Journal of Plant Research

, Volume 132, Issue 3, pp 335–344 | Cite as

Molecular phylogenetic species delimitation in the aquatic genus Ottelia (Hydrocharitaceae) reveals cryptic diversity within a widespread species

  • Yu ItoEmail author
  • Norio Tanaka
  • Anders S. Barfod
  • Josef Bogner
  • Jie Li
  • Okihito Yano
  • Stephan W. Gale
Regular Paper


Ottelia, a pantropical genus of aquatic plants belonging to the family Hydrocharitaceae, includes several narrowly distributed taxa in Asia. Although the Asian species have received comparatively more research attention than congeners in other areas, various key taxonomic questions remain unaddressed, especially with regards to apparent cryptic diversity within O. alismoides, a widespread species complex native to Asia, northern Australia and tropical Africa. Here we test taxonomic concepts and evaluate species boundaries using a phylogenetic framework. We sampled five of the seven species of Ottelia in Asia as well as each species endemic to Africa and Australia; multiple samples of O. alismoides were obtained from across Asia. Phylogenetic trees based on five plastid DNA markers and the nuclear ITS region shared almost identical topologies. A Bayesian coalescent method of species delimitation using the multi-locus data set discerned one species in Africa, one in Australia and four in Asia with the highest probability. The results lead us to infer that a population sampled in Thailand represents a hitherto unrecognised cryptic taxon within the widespread species complex, although the apparent lack of unambiguous diagnostic characters currently precludes formal description. Conversely, no molecular evidence for distinguishing O. cordata and O. emersa was obtained, and so the latter is synonymised under the former. Two accessions that exhibit inconsistent positions among our phylogenetic trees may represent cases of chloroplast capture, however incomplete lineage sorting or polyploidy are alternative hypotheses that ought to be tested using other molecular markers.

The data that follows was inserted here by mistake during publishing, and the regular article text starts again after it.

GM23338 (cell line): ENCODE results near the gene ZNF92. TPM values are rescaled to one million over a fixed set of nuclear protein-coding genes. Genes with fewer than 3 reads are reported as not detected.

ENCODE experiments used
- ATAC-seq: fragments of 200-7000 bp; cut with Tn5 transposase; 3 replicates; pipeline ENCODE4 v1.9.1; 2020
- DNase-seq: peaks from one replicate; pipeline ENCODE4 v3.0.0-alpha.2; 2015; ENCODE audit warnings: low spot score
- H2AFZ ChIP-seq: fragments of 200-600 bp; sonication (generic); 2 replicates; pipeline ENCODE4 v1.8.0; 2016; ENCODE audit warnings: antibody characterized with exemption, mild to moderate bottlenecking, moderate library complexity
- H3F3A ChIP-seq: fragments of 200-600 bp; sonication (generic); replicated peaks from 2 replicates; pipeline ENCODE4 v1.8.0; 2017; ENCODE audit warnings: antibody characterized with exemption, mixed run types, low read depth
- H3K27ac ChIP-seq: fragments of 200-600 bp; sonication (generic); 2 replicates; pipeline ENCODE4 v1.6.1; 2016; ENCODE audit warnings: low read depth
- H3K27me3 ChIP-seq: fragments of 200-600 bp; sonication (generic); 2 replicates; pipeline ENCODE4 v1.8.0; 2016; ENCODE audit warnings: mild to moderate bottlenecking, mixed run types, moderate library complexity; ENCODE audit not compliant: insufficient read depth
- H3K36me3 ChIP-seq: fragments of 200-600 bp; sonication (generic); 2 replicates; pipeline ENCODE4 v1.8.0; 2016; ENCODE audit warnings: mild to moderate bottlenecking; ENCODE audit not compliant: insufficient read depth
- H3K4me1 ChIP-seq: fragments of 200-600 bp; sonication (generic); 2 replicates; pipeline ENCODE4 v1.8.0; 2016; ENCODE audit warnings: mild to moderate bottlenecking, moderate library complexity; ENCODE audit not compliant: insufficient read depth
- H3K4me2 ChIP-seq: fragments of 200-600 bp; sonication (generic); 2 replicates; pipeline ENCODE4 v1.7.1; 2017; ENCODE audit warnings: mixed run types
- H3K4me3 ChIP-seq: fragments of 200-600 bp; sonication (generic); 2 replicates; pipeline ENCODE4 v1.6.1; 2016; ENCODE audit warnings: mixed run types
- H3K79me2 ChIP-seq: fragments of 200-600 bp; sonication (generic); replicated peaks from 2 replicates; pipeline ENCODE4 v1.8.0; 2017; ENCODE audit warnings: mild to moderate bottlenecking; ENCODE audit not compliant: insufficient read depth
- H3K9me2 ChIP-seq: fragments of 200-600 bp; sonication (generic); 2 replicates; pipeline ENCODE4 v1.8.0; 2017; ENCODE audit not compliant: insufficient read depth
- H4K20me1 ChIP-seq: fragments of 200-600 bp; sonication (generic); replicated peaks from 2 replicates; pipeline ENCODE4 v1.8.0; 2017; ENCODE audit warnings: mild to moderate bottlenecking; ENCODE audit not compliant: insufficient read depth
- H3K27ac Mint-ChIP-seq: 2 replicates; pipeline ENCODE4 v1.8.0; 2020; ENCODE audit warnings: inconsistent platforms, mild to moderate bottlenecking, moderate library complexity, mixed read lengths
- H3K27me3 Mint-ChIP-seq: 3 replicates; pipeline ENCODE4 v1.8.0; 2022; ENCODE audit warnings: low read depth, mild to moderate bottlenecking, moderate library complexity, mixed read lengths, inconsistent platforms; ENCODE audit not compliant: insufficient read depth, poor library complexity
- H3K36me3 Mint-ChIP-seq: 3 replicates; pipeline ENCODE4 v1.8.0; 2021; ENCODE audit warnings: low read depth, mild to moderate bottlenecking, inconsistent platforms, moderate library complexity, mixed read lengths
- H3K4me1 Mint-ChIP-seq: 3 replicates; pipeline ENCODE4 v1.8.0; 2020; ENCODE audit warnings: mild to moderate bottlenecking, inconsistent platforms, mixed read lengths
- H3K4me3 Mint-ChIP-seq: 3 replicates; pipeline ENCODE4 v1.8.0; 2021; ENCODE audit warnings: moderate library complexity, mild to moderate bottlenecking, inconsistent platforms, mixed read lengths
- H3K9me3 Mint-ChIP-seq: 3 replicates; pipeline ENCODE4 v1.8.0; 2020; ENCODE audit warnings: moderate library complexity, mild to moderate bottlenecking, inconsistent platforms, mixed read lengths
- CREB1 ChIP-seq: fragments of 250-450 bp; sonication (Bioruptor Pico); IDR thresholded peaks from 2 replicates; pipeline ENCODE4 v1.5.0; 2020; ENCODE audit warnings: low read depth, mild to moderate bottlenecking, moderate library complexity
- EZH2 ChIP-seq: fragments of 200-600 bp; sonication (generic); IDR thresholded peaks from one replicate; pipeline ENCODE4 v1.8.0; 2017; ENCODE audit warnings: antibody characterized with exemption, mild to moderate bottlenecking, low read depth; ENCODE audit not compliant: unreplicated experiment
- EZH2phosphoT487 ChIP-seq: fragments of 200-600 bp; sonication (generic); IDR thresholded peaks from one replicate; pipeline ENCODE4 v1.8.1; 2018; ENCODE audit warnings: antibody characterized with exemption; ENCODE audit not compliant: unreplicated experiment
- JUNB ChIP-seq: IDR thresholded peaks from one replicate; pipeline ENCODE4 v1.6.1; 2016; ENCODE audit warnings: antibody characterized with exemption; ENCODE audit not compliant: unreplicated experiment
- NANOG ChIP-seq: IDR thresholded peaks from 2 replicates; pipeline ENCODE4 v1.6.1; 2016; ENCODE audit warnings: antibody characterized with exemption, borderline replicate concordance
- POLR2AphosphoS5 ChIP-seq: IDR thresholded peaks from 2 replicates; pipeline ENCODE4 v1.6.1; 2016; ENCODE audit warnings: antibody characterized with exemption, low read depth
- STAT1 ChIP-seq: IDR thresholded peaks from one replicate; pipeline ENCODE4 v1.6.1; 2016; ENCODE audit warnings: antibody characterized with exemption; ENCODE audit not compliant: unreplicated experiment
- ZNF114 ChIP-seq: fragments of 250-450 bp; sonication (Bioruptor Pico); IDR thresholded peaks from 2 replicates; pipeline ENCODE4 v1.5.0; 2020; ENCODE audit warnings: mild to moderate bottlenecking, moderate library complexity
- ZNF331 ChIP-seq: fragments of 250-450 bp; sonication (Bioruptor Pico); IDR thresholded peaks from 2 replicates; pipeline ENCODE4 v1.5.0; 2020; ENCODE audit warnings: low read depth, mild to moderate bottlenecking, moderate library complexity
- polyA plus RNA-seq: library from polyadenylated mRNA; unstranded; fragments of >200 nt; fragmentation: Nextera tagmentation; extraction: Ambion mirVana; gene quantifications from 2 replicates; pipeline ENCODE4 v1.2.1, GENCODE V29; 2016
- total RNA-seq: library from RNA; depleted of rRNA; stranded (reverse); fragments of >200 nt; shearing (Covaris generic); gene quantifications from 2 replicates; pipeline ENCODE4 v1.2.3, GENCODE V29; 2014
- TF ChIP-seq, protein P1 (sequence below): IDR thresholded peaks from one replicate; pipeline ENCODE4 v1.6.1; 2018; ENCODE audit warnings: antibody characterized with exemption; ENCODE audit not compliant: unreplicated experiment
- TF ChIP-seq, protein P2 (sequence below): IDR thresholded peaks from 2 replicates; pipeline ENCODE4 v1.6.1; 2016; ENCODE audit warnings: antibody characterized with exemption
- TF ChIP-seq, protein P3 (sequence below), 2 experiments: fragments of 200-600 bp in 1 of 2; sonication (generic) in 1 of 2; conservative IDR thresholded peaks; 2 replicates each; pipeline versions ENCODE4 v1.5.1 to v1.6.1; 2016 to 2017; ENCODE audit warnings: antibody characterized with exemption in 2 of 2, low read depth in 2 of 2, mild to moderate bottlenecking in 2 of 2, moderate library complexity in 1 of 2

Alismatales Indo-Burma Biodiversity Hotspot Monocotyledons New species Species delimitation STACEY 



The authors thank H. Wang (HITBC) and E. Liu (KUN) for arranging loans from their institutions and/or for hospitality during the authors’ recent visits; R. Pooma, S. Saengrit, N. Suphuntee, K. Chayamarit (BKF), K. Shuto (Fukushima), S.R. Yadav (Shivaji), H. Murata (Osaka), T. Sugawara (MAK), Nb. Tanaka (TNS), J. Murata, T. Ohi-Toma (TI), A. Naiki, Y. Saito (Okinawa) for assistance in the field; and C. Ishii (Tsukuba) for help with DNA sequencing. This research was supported by Chinese Academy of Sciences (CAS) President’s International Fellowship Initiative (PIFI) Grant no. 2015PB022 to YI and by the ‘Integrated analysis of natural history collections for conservation of highly endangered species’ programme under the National Museum of Nature and Science, Japan to NT.

Supplementary material

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Supplementary material 1 (PDF 243 kb)


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Copyright information

© The Botanical Society of Japan and Springer Japan KK, part of Springer Nature 2019

Authors and Affiliations

  • Yu Ito
    • 1
    • 2
    Email author
  • Norio Tanaka
    • 3
  • Anders S. Barfod
    • 4
  • Josef Bogner
    • 5
  • Jie Li
    • 1
  • Okihito Yano
    • 6
  • Stephan W. Gale
    • 7
  1. 1.Plant Phylogenetics and Conservation Group, Centre for Integrative Conservation, Xishuangbanna Tropical Botanical GardenChinese Academy of SciencesKunmingPeople’s Republic of China
  2. 2.Faculty of Pharmaceutical SciencesSetsunan UniversityOsakaJapan
  3. 3.Tsukuba Botanical Garden, National Museum of Nature and ScienceTsukubaJapan
  4. 4.Department of BioscienceAarhus UniversityAarhus CDenmark
  5. 5.GersthofenGermany
  6. 6.Faculty of Biosphere-Geosphere ScienceOkayama University of ScienceOkayamaJapan
  7. 7.Kadoorie Farm and Botanic GardenHong KongPeople’s Republic of China

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